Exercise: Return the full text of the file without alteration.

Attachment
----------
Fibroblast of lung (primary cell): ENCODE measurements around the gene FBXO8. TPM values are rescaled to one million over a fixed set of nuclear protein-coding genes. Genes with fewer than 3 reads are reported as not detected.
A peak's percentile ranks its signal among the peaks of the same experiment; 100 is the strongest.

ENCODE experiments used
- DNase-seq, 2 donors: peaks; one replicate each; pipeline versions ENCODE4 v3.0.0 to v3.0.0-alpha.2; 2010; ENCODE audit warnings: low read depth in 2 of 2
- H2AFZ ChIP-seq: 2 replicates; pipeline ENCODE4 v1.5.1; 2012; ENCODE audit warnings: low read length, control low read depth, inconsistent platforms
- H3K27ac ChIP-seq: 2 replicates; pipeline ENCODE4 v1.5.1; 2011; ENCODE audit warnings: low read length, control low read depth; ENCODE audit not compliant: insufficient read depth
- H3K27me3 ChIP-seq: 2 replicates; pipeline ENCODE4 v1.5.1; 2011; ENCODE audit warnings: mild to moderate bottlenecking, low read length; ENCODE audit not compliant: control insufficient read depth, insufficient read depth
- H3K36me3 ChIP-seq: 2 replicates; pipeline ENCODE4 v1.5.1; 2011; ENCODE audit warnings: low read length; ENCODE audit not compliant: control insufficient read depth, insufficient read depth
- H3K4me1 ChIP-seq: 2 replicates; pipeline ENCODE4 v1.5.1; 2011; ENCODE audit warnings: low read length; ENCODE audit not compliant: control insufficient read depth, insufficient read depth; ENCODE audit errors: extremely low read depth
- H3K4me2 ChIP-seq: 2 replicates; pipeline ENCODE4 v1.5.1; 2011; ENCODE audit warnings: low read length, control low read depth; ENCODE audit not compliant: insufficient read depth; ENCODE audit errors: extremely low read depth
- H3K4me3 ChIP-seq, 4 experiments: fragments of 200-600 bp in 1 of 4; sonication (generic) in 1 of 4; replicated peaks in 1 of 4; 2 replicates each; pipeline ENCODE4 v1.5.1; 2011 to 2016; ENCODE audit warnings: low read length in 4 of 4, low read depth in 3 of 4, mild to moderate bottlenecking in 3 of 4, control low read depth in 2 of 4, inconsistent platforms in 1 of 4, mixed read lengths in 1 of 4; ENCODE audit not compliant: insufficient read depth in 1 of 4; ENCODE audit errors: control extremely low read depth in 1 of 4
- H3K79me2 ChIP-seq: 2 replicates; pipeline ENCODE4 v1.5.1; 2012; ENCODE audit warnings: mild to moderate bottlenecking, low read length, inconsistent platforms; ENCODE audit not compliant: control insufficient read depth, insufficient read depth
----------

Fibroblast of lung (primary cell): ENCODE measurements around the gene FBXO8. TPM values are rescaled to one million over a fixed set of nuclear protein-coding genes. Genes with fewer than 3 reads are reported as not detected.
A peak's percentile ranks its signal among the peaks of the same experiment; 100 is the strongest.

ENCODE experiments used
- DNase-seq, 2 donors: peaks; one replicate each; pipeline versions ENCODE4 v3.0.0 to v3.0.0-alpha.2; 2010; ENCODE audit warnings: low read depth in 2 of 2
- H2AFZ ChIP-seq: 2 replicates; pipeline ENCODE4 v1.5.1; 2012; ENCODE audit warnings: low read length, control low read depth, inconsistent platforms
- H3K27ac ChIP-seq: 2 replicates; pipeline ENCODE4 v1.5.1; 2011; ENCODE audit warnings: low read length, control low read depth; ENCODE audit not compliant: insufficient read depth
- H3K27me3 ChIP-seq: 2 replicates; pipeline ENCODE4 v1.5.1; 2011; ENCODE audit warnings: mild to moderate bottlenecking, low read length; ENCODE audit not compliant: control insufficient read depth, insufficient read depth
- H3K36me3 ChIP-seq: 2 replicates; pipeline ENCODE4 v1.5.1; 2011; ENCODE audit warnings: low read length; ENCODE audit not compliant: control insufficient read depth, insufficient read depth
- H3K4me1 ChIP-seq: 2 replicates; pipeline ENCODE4 v1.5.1; 2011; ENCODE audit warnings: low read length; ENCODE audit not compliant: control insufficient read depth, insufficient read depth; ENCODE audit errors: extremely low read depth
- H3K4me2 ChIP-seq: 2 replicates; pipeline ENCODE4 v1.5.1; 2011; ENCODE audit warnings: low read length, control low read depth; ENCODE audit not compliant: insufficient read depth; ENCODE audit errors: extremely low read depth
- H3K4me3 ChIP-seq, 4 experiments: fragments of 200-600 bp in 1 of 4; sonication (generic) in 1 of 4; replicated peaks in 1 of 4; 2 replicates each; pipeline ENCODE4 v1.5.1; 2011 to 2016; ENCODE audit warnings: low read length in 4 of 4, low read depth in 3 of 4, mild to moderate bottlenecking in 3 of 4, control low read depth in 2 of 4, inconsistent platforms in 1 of 4, mixed read lengths in 1 of 4; ENCODE audit not compliant: insufficient read depth in 1 of 4; ENCODE audit errors: control extremely low read depth in 1 of 4
- H3K79me2 ChIP-seq: 2 replicates; pipeline ENCODE4 v1.5.1; 2012; ENCODE audit warnings: mild to moderate bottlenecking, low read length, inconsistent platforms; ENCODE audit not compliant: control insufficient read depth, insufficient read depth